Indeed, if someone goes about it right, collectible toys can yield returns. Experts say the trick is knowing what you're doing.
"It's like the stock market. Can anyone really time it?" said Terry Kovel, co-author of "Kovels' Antiques and Collectibles Price Guide." He added: "It's the same with investing in collectibles — you have to time it right. It takes a lot of research and time."
Kovel, who has been involved in the industry since the 1950s, said the toys bringing in money now are mechanically complex examples from the 19th century.
For instance, mechanical banks. Basically, these banks were produced to encourage kids to save their money — put a coin in a slot, pull a lever, and the coin drops into a bank.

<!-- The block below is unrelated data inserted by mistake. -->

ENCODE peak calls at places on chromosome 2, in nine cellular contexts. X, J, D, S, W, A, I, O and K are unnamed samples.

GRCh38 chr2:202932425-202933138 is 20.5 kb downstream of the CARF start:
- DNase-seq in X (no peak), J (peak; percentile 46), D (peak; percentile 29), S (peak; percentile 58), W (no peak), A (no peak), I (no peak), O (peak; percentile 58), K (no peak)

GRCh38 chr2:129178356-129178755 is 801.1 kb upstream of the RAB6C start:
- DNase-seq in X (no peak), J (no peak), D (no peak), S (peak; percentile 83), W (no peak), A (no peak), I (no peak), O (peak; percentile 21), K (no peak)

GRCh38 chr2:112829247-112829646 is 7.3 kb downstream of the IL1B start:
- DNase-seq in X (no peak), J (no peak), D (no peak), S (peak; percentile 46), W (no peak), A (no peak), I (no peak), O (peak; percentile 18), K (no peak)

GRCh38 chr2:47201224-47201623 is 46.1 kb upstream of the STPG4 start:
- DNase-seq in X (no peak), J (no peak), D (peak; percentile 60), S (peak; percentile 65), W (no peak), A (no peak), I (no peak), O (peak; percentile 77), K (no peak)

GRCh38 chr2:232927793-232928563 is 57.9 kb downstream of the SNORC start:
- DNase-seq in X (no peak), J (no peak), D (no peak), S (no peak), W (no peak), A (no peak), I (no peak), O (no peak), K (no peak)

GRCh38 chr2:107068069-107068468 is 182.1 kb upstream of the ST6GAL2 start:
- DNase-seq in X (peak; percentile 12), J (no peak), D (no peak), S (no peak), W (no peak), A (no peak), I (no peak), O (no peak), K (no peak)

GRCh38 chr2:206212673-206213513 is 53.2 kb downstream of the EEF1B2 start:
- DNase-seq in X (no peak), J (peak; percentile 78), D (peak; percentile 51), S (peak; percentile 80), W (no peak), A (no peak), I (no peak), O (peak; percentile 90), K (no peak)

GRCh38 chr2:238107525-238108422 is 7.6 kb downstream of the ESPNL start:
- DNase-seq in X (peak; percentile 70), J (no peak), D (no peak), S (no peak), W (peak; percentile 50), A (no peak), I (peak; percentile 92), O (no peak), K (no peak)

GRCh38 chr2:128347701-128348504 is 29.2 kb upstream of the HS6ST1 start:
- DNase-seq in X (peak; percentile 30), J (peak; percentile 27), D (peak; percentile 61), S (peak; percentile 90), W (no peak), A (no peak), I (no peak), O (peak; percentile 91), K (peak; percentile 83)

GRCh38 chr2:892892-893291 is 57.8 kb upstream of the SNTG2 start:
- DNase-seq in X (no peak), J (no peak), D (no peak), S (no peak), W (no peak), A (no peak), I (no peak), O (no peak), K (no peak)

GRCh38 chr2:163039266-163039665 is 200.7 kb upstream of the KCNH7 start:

In 1998, Bertoia saw a mechanical bank fetch $426,000.
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"Top-of-the-line collectors think nothing of spending thousands on a toy," Kovel said. "I've been at plenty of auctions where you just stand there with your mouth open while two men battle over a toy."
Also sought after are transportation-related toys, including trains and cars, depending on the manufacturer. Tin windup toys also are popular.
"We've also seen early European tin toys that are handmade and hand-painted taking off in value," Bertoia said.